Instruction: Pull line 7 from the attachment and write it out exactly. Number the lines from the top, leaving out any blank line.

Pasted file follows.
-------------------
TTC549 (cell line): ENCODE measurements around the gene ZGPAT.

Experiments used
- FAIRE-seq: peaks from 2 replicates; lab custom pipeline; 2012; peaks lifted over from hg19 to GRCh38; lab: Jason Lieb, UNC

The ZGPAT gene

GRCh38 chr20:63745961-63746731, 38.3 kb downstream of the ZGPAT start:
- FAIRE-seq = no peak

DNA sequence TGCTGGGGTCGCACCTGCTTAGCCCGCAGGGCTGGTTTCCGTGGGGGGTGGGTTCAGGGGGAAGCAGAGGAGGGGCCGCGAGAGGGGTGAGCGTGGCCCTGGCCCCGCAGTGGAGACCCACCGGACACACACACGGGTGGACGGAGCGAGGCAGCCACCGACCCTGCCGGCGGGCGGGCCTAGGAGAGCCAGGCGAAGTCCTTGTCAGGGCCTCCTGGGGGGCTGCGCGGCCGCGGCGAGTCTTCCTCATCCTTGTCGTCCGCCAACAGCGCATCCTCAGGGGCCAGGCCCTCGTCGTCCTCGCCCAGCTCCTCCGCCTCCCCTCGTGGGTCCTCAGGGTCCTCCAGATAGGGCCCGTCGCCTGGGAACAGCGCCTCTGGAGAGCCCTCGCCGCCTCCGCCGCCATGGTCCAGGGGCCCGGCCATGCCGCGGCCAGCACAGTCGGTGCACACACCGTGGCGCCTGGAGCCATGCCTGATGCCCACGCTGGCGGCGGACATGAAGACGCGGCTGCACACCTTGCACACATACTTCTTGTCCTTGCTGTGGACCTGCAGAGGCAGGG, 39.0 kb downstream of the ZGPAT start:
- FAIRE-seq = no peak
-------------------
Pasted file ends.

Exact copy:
DNA sequence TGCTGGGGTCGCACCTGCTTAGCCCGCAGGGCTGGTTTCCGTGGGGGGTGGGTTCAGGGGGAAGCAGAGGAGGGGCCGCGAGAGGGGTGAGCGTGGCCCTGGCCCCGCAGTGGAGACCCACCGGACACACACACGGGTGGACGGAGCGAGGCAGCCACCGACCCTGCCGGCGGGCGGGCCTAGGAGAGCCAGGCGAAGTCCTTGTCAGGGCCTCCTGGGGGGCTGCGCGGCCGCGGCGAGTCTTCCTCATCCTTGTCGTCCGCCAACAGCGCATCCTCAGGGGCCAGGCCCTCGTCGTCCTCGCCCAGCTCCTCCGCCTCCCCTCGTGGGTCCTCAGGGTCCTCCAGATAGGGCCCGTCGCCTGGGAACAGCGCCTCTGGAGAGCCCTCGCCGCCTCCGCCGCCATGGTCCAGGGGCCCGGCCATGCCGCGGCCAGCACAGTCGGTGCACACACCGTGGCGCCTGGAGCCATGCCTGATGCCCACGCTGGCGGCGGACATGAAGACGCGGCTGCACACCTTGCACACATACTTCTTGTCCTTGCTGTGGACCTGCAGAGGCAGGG, 39.0 kb downstream of the ZGPAT start: